Focusing on farmer’s markets as a “cornerstone of food activism,” Dr. Alkon brings to life two spaces that work to challenge everything from food deserts and constrained food choices, to GMOs and the corporate takeover of contemporary foodways. Like other movements, social location and identity impact the goals, methods, and framing mechanism used to galvanize support for the markets and the broader movement of food activism. Racism and differential levels of privilege are visible in these spaces.
The power of the book rests with its ethnographic intervention, with its documentation and how food matters, and its elucidation of food activism; it equally emanates for its willingness to explore and expose the endless contradictions within the food movement. “This contradiction – between farmers markets’ broad, radical aims and individually oriented economic strategies” is at the core of the book. Yet, in focusing on race and class, in examining inequities, Dr. Alkon further reveals the contradictions evidence in those who privilege sustainability and the environment over justice and people.
There is so much richness within this book, as it reveals the ways that “hipster racism” operates alongside of systemic racism; it spotlights the entrenched yet invisible (to some) privileges even among the most progressive people. Dr. Alkon summarizes the markets and the people who inhabit in a profound way:
Many participants envision the North Berkeley Farmer’s Market as a way to improve both environmental and social conditions through green economic exchange. However, environmental themes are prioritized and are thickly interwoven with the farmer’s markets institutional policies…. In West Oakland, the reverse is true. Issues of social and more specifically racial are most prominent, as the West Oakland represents an environmental justice approach to the politics of food. Environmental sustainability underlies the market’s work – the creation of a local organic alternative food system – but is discussed only occasionally (75-76).
Food matters . . . it masks and reveals the persistent inequalities, the contradictions, and the different levels of power and privilege; Dr. Alkon makes this clear over and over again, providing a language for thinking about how foodways and food activism offers spaces of change yet also has workers to maintain the very systems that are supposedly being challenged in a myriad of ways. An important work!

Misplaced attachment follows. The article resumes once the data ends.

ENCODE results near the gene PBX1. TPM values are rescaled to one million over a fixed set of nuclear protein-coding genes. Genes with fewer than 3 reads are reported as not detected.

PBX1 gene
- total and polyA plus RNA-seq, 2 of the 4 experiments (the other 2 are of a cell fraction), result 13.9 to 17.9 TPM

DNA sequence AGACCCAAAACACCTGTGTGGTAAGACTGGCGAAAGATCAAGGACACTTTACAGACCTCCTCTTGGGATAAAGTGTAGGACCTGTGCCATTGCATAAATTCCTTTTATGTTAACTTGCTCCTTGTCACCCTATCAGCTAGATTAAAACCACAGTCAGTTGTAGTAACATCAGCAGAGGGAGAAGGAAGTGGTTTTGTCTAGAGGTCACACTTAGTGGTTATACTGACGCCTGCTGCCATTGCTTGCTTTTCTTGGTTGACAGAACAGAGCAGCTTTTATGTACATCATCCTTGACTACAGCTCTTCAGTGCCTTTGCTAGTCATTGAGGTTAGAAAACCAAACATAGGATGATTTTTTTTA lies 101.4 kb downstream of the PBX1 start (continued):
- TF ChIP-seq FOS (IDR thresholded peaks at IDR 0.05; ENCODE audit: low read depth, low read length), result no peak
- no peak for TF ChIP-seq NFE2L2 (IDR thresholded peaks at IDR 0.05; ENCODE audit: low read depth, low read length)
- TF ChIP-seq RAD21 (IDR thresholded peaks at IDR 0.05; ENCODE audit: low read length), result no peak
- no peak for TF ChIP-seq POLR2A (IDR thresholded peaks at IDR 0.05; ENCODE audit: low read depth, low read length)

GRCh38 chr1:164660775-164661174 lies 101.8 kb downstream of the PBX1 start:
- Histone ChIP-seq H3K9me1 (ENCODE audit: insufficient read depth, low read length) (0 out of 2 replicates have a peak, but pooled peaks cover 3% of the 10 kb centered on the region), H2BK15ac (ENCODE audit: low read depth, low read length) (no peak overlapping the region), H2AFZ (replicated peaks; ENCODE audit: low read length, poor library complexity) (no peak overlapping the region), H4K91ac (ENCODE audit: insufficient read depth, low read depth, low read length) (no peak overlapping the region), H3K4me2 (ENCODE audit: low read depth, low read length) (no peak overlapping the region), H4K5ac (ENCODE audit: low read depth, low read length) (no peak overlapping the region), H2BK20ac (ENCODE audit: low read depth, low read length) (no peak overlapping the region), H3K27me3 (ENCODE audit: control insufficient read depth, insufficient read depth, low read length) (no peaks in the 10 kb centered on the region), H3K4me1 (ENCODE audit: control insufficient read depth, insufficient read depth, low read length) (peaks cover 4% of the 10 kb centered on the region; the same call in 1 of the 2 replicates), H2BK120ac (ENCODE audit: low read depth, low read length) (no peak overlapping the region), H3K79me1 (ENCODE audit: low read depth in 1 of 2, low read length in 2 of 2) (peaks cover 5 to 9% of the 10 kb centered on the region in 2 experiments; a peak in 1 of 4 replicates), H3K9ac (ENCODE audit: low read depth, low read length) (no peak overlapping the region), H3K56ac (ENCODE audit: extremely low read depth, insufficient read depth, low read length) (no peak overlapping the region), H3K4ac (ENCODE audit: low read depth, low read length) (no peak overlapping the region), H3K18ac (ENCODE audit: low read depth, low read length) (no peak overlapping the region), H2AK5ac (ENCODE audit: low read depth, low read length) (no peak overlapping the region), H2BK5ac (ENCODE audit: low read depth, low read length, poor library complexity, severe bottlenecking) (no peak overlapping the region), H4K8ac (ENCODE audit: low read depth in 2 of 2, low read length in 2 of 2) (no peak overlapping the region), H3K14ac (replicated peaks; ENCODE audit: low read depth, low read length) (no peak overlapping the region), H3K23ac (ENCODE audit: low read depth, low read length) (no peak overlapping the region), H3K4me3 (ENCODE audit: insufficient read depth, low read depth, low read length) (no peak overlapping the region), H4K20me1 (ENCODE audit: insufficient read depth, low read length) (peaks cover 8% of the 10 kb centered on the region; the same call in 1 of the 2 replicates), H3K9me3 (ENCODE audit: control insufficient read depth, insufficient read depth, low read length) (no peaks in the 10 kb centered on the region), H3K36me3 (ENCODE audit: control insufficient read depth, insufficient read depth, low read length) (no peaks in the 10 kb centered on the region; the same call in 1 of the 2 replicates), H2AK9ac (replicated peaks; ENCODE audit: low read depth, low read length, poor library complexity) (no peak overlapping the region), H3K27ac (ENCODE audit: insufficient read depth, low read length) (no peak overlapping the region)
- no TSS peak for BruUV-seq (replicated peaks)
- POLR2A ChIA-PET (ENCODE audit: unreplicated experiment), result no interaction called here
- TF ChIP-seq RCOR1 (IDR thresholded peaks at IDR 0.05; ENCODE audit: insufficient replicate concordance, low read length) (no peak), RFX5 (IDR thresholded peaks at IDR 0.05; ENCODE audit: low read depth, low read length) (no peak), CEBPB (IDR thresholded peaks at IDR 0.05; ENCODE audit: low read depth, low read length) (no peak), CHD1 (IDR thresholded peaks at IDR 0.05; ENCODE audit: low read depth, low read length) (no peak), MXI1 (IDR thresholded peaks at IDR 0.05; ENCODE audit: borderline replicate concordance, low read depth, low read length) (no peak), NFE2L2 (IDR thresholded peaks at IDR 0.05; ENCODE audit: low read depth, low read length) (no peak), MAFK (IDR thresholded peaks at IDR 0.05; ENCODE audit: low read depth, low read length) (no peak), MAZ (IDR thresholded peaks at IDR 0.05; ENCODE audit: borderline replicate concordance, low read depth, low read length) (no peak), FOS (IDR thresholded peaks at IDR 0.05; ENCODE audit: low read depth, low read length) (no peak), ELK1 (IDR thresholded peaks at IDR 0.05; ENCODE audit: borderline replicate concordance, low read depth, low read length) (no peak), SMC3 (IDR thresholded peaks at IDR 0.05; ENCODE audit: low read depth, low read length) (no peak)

A couple years ago, I had the opportunity to interview Bryant Terry (this was before the publication of his most recentbook Afro-Vegan). The interview was never published. As I read Black, White and Green, I thought it was important to return to this interview, to digest the important analysis and profound insights that Terry delivered in the interview. Each spotlights the importance of not only talking about and understanding food, but food as change, as power, privilege, identity, and both a window into a shade concealing persistent inequalities in American
A couple years ago, my friend and colleague Lisa Guerrero bought me Bryant Terry’s cookbook, Vegan Soul Kitchen. Living in a SMALL town, Lisa searched high and low to secure a copy for my birthday, a fact that not only illustrates the kind of a person Lisa is and what a great friend I have, but the power of Bryant Terry’s work. Having now had the opportunity to engage with Bryant on Twitter/Facebook, to learn from him by way of his web show, to read about his newest book, and understand his work as part of longer tradition of activism and social justice work, it is clear that he offers not only food the feeds the body but knowledge that feeds the mind. Terry, a chef, an author, and an activist, teaches the world not only how to cook and do so in a healthy way, but to do so in a way that reflects and reaffirms important values. Like his food, this interview is simply delicious
David Leonard (DJL): Talk to us about your new book
Bryant Terry (BT): The new book – The Inspired Vegan – is a snap shot of where I was at as I was writing it. I thought a lot about my daughter, what type of book I wanted to write, that 40 years from now she would get a sense of the person that I am, what my values are, who my heroes and sheroes are; it is a snap shot of the food justice movement that I am so active in.
I realized that people have a low food IQ. People are so disconnected from growing and cooking wholesome fresh food. So giving people basic skills to prepare a home cooked meal is important. I wanted to give them basic tips and tools so they can make fresh meals for themselves and their families. I also wanted to empower people to put together entire meals devoid of animal of products. One of the critiques of vegetarian and vegan cookbooks is that it is often a bunch of side dishes. People don’t know how to move from a diet where meat is at the center of the plate to a plant-based diet. I wanted to show people that you can have meals that are vegan and also sumptuous and complex, and most importantly delicious.